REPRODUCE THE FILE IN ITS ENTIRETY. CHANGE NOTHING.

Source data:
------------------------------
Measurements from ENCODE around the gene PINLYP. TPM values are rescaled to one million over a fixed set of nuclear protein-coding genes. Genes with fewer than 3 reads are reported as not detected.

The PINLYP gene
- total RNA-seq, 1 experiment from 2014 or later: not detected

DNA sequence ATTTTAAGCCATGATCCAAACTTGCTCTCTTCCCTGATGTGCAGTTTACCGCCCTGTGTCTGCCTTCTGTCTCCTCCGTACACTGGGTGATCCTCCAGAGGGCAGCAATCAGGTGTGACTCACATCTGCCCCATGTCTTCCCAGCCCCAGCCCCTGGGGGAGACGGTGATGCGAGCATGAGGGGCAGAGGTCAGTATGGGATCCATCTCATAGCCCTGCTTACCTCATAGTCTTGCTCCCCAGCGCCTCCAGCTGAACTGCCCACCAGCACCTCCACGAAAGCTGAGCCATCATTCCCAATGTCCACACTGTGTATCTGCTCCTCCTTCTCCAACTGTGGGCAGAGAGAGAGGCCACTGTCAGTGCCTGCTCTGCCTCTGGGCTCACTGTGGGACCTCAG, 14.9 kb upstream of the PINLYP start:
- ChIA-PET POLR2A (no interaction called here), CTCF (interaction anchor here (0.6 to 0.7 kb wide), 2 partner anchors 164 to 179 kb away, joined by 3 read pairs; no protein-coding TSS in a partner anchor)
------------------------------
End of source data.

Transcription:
Measurements from ENCODE around the gene PINLYP. TPM values are rescaled to one million over a fixed set of nuclear protein-coding genes. Genes with fewer than 3 reads are reported as not detected.

The PINLYP gene
- total RNA-seq, 1 experiment from 2014 or later: not detected

DNA sequence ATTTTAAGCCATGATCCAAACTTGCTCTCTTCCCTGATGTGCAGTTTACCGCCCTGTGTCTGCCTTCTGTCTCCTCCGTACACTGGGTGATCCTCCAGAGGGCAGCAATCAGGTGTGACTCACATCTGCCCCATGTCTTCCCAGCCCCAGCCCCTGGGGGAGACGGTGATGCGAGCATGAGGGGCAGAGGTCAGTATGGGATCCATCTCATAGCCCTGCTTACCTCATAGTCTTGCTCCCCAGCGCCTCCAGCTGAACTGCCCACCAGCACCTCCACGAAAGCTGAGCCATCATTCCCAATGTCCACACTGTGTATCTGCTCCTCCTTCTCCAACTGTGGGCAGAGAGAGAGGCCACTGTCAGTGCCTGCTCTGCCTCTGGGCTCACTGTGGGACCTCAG, 14.9 kb upstream of the PINLYP start:
- ChIA-PET POLR2A (no interaction called here), CTCF (interaction anchor here (0.6 to 0.7 kb wide), 2 partner anchors 164 to 179 kb away, joined by 3 read pairs; no protein-coding TSS in a partner anchor)